Read today, as I did (including every crossover--98 comics in all!) over the summer, Civil War remains almost wholly incoherent in its politics. What's most striking a decade on is how powerfully the issues bring back the air of America during the George W. Bush administration, to which the story is all but explicitly a reaction. For all the problems of the premise, and for all that the parallels are at times overplayed, the way it captures the inchoate, ambient fears and excesses of that period is striking.
What's most important, however, and what makes the story interesting despite its flaws, is that the central question is one that would divide heroes, along lines by which any fan could roughly sort them, and that say something interesting about the characters. Luke Cage, for example, is never going to trust the government, whereas Peter Parker can be coopted by Stark's authority and attention. It's a fundamentally interesting divide, and one that, especially when embodied by Steve and Tony, rests on, and draws power from, decades of storytelling.
For fans of long standing, watching Steve and Tony fight over a principle is painful, both because we've watched their friendship develop over decades and because we see how they each represent different aspects of heroism. They're at their best when they're working together; when they're irreconcilable, heroism feels imperiled to a degree that a villain like Doctor Doom can never threaten.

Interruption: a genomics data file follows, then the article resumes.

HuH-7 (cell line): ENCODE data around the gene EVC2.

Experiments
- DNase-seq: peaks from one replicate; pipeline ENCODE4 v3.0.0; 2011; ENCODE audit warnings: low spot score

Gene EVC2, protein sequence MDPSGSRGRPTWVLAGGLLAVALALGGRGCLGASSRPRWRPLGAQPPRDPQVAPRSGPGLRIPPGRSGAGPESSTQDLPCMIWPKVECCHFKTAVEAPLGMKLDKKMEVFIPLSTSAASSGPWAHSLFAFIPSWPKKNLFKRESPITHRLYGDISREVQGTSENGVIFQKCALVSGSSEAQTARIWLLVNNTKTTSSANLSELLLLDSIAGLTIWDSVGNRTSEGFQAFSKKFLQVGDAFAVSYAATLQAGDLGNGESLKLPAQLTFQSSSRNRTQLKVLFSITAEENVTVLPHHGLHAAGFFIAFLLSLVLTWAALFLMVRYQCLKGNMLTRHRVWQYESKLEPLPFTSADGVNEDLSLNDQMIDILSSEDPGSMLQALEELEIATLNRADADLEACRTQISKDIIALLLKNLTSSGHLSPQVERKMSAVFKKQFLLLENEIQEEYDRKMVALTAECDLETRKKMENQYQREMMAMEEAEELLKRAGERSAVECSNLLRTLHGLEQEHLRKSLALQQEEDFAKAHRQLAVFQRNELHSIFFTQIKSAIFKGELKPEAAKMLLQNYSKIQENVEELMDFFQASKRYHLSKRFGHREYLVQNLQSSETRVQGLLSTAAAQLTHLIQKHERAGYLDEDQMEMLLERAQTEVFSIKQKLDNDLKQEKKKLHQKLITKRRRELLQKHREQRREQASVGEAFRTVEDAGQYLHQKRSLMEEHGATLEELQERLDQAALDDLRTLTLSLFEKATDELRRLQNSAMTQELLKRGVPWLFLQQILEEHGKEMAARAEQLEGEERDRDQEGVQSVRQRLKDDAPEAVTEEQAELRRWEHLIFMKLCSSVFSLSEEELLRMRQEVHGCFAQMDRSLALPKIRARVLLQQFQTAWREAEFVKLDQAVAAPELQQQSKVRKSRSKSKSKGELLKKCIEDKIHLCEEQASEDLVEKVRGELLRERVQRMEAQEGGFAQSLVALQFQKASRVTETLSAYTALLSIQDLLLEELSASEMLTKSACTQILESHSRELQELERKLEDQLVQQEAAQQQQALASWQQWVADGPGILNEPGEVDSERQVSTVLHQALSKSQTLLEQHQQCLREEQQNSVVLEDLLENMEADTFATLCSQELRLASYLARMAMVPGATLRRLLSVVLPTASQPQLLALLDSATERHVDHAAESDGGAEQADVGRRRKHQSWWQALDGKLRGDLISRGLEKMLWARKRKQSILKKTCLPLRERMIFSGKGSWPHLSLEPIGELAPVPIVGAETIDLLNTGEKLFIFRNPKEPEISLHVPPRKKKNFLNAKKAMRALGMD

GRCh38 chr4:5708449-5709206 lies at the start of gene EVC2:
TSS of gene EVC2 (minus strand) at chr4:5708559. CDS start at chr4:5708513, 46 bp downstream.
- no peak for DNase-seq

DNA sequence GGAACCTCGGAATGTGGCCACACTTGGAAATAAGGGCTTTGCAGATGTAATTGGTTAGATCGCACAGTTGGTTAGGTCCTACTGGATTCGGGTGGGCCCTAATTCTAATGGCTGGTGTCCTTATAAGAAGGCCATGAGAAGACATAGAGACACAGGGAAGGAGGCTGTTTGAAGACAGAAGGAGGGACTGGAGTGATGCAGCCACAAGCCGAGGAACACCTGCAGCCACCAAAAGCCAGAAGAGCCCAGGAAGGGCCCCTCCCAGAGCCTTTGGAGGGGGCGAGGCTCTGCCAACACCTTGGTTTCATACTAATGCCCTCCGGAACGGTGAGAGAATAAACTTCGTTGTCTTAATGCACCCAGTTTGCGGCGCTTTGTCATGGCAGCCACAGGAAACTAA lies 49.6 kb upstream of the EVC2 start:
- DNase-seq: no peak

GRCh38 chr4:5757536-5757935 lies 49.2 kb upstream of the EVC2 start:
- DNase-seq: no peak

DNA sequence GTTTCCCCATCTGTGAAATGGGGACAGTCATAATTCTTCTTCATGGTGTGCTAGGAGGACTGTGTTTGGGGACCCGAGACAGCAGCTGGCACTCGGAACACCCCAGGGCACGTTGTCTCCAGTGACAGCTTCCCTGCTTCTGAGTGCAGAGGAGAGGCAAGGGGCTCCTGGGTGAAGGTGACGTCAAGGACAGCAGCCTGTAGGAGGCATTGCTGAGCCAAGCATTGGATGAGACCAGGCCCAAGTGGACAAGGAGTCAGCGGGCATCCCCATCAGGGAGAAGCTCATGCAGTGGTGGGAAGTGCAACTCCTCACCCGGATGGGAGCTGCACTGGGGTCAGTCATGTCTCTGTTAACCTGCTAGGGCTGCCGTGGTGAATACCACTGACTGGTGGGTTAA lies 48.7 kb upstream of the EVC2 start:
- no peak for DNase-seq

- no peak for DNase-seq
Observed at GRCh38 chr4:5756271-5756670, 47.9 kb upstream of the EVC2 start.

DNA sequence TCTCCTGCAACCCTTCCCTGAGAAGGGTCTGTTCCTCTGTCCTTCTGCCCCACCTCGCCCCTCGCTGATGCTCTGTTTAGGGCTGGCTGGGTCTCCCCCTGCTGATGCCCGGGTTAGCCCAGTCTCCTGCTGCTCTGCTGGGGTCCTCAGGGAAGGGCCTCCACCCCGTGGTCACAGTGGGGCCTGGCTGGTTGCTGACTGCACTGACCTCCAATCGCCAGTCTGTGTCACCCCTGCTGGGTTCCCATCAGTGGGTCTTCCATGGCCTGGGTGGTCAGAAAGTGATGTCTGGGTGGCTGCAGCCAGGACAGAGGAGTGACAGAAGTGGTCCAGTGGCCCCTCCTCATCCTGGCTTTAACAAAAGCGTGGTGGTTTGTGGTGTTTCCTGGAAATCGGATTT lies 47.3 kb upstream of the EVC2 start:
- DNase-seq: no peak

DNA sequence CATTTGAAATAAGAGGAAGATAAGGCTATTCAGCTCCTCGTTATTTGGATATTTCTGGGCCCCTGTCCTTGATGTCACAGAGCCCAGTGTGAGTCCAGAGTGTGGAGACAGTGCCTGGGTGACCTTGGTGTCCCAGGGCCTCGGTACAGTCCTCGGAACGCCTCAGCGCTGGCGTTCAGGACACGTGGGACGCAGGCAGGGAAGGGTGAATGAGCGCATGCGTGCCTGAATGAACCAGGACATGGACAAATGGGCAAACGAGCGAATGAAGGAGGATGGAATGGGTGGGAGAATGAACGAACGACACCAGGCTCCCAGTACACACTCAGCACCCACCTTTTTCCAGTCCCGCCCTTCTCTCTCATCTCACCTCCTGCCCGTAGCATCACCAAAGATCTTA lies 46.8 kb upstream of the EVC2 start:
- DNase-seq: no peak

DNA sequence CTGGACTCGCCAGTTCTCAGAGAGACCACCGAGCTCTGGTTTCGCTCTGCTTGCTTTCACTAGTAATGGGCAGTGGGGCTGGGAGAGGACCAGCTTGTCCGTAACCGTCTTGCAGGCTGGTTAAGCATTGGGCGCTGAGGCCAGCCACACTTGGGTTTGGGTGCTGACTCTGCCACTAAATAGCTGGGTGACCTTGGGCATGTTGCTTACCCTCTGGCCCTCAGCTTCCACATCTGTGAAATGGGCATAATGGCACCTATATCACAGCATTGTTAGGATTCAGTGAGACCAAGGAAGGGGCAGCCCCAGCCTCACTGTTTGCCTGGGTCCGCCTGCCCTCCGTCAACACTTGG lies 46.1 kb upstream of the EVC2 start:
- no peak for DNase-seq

This past year, Marvel went back to the well for Civil War II. And while the politics of it are more interesting, the dividing question more legitimate, the results weren't nearly as good. The question? If you've got a hero whose power brings him visions of future crimes and disasters, how should you use that power? Can you ethically detain (or worse) people who have yet to commit a crime? Well, of course you can't. But what if he sees that the person in question is going to kill thousands and thousands of people?
Not an uninteresting dilemma, right? The problem, however, is that it's not a dilemma that naturally sorts people. It doesn't quite speak to a person's character or background the same way that registration did. (You could ally it to racial profiling, certainly, and get somewhere in sorting some characters, but that doesn't end up playing a big part for many characters in this story, in part perhaps because even today, after strenuous (and I think honest) efforts, the Marvel Universe remains pretty white.) The key antagonists this time, rather than Captain America and Tony Stark, are Captain Marvel and Tony Stark--and you could imagine either one on the other side without a lot of trouble. (Want to guess? OK: Captain Marvel is pro-precog crime prevention, Tony against.) The same goes for nearly every other character. So rather than a battle of ideologies, we get, well, just battles.